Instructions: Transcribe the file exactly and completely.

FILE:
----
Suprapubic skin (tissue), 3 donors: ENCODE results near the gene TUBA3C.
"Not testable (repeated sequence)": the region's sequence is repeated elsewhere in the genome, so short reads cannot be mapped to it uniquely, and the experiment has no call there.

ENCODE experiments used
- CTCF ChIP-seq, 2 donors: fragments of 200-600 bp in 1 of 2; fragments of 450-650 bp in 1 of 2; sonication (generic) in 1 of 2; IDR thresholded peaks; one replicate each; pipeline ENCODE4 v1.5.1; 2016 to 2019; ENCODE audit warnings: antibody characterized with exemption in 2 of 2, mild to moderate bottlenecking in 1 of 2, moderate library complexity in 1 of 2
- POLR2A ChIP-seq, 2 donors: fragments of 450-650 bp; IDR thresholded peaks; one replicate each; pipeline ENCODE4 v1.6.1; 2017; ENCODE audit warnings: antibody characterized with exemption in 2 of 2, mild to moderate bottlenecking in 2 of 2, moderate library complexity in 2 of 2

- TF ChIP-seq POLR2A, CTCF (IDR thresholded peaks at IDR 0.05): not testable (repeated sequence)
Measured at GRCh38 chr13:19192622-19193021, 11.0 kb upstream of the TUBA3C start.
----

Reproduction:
Suprapubic skin (tissue), 3 donors: ENCODE results near the gene TUBA3C.
"Not testable (repeated sequence)": the region's sequence is repeated elsewhere in the genome, so short reads cannot be mapped to it uniquely, and the experiment has no call there.

ENCODE experiments used
- CTCF ChIP-seq, 2 donors: fragments of 200-600 bp in 1 of 2; fragments of 450-650 bp in 1 of 2; sonication (generic) in 1 of 2; IDR thresholded peaks; one replicate each; pipeline ENCODE4 v1.5.1; 2016 to 2019; ENCODE audit warnings: antibody characterized with exemption in 2 of 2, mild to moderate bottlenecking in 1 of 2, moderate library complexity in 1 of 2
- POLR2A ChIP-seq, 2 donors: fragments of 450-650 bp; IDR thresholded peaks; one replicate each; pipeline ENCODE4 v1.6.1; 2017; ENCODE audit warnings: antibody characterized with exemption in 2 of 2, mild to moderate bottlenecking in 2 of 2, moderate library complexity in 2 of 2

- TF ChIP-seq POLR2A, CTCF (IDR thresholded peaks at IDR 0.05): not testable (repeated sequence)
Measured at GRCh38 chr13:19192622-19193021, 11.0 kb upstream of the TUBA3C start.